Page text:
Gigster designer working from home

Finding Your Mentor in the Gig Economy

Shama Yunus Joynt, Human Resources

By Shama Yunus-Joynt BA, CPHR, SHRM-SCP

The gig economy continues to rise and expand into new markets. General estimates place gig workers or “giggers” at 50% of the workforce, with an increase to as much as 80% by 2030. There is a common misconception that workers become giggers because they can’t find full-time work. This is only true for some; as many as two-thirds of independent workers choose to be giggers. Greater flexibility and control over one’s work life is cited by many as the reason for choosing gig work, particularly for more experienced workers who become independent contractors. Technology has made it possible to work wherever and whenever. Still, others work in companies like Uber, Lyft, Airbnb and Skip The Dishes to name a few, where technology allows them to enter and exit the workforce at will, and work the hours of their choosing. It appears that traditional employment is less common than before – so what are the implications for workers?

Gig workers are not a new thing – the industrial revolution gave rise to gig work as people came to large centres to work in factories. The work itself was defined and regulated by owners, and workers were seen as expendable resources. It was through the development of trade unions and other institutions that employment laws, pension and benefits were born. Holding a ‘job for life’ became the norm in the 20th century. Recently, the advent of technology made alternate work arrangements available, ultimately leading back to gig work; people could connect with available work rather than to full-time jobs.  

two photographers who are gigster-mentors

The advantages and challenges of flexible work are common knowledge; the uncertainty of income is seen as a trade-off for the ability to work from home and control one’s time. However, what is less obvious is how giggers can progress and grow professionally when they don’t have access to a structured corporate environment in the same way as their full-time counterparts.  Gig workers don’t usually get onboarded, trained, promoted or off-boarded. They go from assignment to assignment receiving job-related feedback only, and don’t usually get the benefit of connecting with mentors who could take an active role in their development. Some giggers might be missing out on a great deal of collective knowledge and wisdom, unless they actively seek a mentor.

Gig Workers Need Mentors

Research has shown that mentored workers are more satisfied and committed to their professions, receive higher performance evaluations and higher salaries, and progress faster in their careers. Full-time workers have more ready access to potential mentors and more opportunity to receive constructive performance feedback, as well as career development opportunities. This means that gig workers may need to avail themselves of mentors in order to fully develop their potential. For these independent workers, connecting with other professionals happens entirely through their own effort and drive – they have to actively seek out connections through networking groups, social media platforms and the like.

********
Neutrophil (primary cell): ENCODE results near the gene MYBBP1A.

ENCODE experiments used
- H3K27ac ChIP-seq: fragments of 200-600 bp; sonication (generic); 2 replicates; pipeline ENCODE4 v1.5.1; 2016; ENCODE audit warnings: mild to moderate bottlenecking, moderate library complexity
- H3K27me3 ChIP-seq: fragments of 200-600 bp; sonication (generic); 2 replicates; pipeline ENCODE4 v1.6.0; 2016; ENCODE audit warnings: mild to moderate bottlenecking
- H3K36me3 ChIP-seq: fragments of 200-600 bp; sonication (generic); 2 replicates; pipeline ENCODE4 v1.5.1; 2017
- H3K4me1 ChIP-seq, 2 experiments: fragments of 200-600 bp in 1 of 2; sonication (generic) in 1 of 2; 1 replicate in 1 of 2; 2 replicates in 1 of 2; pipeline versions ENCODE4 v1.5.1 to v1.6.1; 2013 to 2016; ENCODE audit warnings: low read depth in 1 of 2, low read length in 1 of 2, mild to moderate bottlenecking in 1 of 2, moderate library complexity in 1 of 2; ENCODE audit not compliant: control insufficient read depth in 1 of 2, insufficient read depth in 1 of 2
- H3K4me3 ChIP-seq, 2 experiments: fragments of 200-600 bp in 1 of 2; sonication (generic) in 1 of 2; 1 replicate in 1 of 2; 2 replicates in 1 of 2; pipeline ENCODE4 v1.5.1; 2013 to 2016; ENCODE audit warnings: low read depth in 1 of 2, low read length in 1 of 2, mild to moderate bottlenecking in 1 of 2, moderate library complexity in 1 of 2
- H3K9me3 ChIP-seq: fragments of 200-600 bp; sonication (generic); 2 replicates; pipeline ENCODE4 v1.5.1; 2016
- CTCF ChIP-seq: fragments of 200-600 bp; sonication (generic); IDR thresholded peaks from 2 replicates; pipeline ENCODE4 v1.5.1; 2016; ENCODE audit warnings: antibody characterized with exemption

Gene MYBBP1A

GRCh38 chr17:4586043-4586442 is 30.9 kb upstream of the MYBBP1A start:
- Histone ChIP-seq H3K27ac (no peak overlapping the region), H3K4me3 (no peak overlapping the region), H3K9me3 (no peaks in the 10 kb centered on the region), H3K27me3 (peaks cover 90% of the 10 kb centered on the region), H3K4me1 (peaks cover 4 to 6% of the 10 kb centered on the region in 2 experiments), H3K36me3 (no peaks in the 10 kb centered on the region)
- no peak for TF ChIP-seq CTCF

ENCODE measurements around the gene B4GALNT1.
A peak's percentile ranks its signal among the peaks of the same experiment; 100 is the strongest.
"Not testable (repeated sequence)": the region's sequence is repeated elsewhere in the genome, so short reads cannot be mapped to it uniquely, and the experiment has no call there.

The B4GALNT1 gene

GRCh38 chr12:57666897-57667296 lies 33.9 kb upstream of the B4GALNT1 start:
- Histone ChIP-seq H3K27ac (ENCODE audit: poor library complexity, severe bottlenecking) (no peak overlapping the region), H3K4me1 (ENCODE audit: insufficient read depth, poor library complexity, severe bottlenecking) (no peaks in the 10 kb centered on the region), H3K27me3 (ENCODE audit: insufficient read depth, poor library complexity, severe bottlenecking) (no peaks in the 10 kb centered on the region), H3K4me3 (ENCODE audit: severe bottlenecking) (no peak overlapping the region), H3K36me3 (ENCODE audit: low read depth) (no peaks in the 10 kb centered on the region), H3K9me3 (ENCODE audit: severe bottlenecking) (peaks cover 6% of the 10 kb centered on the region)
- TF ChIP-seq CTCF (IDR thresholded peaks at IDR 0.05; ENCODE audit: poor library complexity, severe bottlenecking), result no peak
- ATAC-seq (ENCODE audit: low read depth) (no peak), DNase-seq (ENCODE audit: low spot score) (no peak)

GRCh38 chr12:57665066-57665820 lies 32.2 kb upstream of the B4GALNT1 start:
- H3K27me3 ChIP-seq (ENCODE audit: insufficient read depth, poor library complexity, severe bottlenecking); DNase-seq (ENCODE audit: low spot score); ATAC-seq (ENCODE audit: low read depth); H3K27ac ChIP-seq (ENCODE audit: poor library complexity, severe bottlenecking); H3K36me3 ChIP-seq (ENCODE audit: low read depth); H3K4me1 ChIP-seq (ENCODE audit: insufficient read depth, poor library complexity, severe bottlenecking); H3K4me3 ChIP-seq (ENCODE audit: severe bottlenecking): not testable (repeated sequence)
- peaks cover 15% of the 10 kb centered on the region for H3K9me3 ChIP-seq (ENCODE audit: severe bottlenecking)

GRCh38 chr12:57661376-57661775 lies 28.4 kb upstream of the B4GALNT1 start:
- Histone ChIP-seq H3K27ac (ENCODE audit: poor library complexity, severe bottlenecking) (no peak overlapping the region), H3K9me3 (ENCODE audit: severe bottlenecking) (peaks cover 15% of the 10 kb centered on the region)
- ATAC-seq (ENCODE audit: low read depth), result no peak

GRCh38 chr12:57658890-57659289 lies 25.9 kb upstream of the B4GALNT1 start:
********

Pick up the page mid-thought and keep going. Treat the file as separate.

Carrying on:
A entreprenuer is mentoring a young gigster woman

However, for many independents, this can be a daunting endeavour. Some people are not natural networkers; they work largely in isolation and struggle with the social aspect of networking and of meeting new people. Connecting with a mentor is more personal than simply networking. You need to find someone in your field that you admire and want to be like, then find a way to meet them one on one so you can exchange stories and find common ground.  I find that meaningfully mentored relationships with other professionals start exactly this way. You don’t require a formal mentoring arrangement – what you really need is to be clear about your goals so that the people you talk to can understand how to help you. It is amazing how many people truly enjoy helping others develop and succeed; once you get to know someone, you will determine fairly quickly whether or not they can be a mentor for you based on their attitude, knowledge and professionalism. Needless to say, you can also find books, keynote speakers and publications to help you along your journey.

A gigster woman managing her business

Understanding How To Be A Gigger

Finally, independent workers need to understand how to be a gigger. Whether you are self-employed or incorporated, being a gigger is the same as running your own business. You will need to run your finances like a business, but more importantly you will have to build your personal brand and reputation in order to get the contracts, or the amount of business that you need to survive and thrive. Make sure to connect with mentors who can advise you on how to run your business; your professional expertise may or may not translate into the skills necessary to profitably sustain your business. Giggers all too often give up on contracting and look for full-time work to get that steady paycheck; when what they really need is a good mentor to show them how to be a successful businessperson.

 

Shama Yunus Joynt, Human Resources
About the Author

Shama Yunus-Joynt is an experienced Human Resources professional specializing in culture and engagement. She has a background in coaching and mental health which she combines in a very unique way towards helping companies define and execute an extraordinary people strategy. Connect with Shama on LinkedIn to learn more about her. 

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